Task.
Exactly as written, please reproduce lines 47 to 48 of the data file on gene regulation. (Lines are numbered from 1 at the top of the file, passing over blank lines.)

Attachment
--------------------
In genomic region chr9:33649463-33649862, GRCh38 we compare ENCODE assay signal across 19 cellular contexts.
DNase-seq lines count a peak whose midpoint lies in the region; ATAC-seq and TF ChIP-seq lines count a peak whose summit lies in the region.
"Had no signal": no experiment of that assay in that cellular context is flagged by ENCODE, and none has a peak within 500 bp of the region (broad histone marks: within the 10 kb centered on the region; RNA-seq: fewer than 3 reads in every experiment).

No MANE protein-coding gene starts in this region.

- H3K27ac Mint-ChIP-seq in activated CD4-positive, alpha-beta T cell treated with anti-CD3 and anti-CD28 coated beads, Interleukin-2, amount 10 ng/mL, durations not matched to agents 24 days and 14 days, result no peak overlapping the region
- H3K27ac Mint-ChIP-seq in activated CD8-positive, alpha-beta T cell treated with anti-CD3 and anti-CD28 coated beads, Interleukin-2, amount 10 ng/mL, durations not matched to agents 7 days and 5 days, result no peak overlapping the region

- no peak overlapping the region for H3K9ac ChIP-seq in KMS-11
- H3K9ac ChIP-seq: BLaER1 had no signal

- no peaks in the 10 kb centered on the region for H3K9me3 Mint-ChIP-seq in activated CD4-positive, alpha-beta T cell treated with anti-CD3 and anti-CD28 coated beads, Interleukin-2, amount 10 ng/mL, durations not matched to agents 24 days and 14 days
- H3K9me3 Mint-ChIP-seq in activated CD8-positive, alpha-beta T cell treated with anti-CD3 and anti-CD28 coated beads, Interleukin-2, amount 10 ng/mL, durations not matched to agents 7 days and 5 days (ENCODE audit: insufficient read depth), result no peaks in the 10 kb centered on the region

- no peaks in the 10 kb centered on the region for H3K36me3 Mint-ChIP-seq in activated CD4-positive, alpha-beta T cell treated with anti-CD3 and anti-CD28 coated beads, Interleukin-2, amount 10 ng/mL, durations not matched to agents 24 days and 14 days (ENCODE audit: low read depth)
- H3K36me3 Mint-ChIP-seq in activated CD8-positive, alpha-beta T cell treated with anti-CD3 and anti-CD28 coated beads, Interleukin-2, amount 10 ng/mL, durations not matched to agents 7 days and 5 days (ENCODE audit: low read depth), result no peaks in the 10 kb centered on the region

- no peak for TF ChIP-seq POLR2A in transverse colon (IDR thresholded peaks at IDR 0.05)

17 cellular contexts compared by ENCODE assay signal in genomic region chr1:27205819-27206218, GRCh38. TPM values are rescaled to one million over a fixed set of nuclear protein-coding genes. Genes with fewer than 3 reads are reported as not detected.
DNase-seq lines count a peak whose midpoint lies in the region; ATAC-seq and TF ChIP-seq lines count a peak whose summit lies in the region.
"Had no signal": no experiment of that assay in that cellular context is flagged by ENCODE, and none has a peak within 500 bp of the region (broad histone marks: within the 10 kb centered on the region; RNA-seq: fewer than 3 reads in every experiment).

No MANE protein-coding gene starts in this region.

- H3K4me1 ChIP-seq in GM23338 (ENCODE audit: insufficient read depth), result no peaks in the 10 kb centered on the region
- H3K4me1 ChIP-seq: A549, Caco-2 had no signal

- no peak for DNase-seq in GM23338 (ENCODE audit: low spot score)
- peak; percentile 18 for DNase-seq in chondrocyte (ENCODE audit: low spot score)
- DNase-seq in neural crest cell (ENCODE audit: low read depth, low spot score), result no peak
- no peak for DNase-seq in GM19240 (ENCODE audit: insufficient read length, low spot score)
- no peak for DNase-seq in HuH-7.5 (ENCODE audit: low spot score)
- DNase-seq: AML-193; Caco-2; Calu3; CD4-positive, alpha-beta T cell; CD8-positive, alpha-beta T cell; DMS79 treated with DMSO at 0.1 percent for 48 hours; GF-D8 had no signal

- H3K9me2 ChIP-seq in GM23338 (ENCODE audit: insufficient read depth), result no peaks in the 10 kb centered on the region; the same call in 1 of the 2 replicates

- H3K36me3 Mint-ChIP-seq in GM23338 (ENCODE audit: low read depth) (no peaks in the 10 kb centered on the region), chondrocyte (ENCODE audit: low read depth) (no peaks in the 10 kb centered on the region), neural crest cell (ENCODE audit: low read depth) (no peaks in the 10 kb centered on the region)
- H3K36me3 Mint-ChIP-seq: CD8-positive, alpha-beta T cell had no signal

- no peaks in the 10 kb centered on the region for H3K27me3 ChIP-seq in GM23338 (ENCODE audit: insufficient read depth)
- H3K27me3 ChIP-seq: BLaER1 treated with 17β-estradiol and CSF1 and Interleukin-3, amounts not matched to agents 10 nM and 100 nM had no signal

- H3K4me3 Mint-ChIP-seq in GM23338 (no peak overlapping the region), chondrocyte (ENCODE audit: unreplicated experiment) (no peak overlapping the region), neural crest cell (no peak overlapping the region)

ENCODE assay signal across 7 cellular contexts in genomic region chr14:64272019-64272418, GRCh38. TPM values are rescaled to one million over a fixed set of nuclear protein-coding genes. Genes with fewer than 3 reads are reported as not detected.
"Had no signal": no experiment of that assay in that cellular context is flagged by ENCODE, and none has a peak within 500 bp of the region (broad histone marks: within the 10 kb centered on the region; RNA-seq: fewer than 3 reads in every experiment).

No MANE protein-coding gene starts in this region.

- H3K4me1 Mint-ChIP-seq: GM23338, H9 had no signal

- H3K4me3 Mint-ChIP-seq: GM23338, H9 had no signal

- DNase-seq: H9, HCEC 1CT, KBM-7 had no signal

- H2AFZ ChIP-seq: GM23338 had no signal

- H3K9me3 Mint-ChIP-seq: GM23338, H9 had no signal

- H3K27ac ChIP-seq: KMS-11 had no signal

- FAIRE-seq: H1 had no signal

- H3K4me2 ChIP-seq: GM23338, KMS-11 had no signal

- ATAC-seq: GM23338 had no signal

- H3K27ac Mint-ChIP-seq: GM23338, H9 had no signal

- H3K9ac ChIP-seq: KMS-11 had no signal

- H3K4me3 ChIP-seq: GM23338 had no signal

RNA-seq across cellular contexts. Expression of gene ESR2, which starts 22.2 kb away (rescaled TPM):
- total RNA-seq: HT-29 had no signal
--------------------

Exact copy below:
RNA-seq across cellular contexts. Expression of gene ESR2, which starts 22.2 kb away (rescaled TPM):
- total RNA-seq: HT-29 had no signal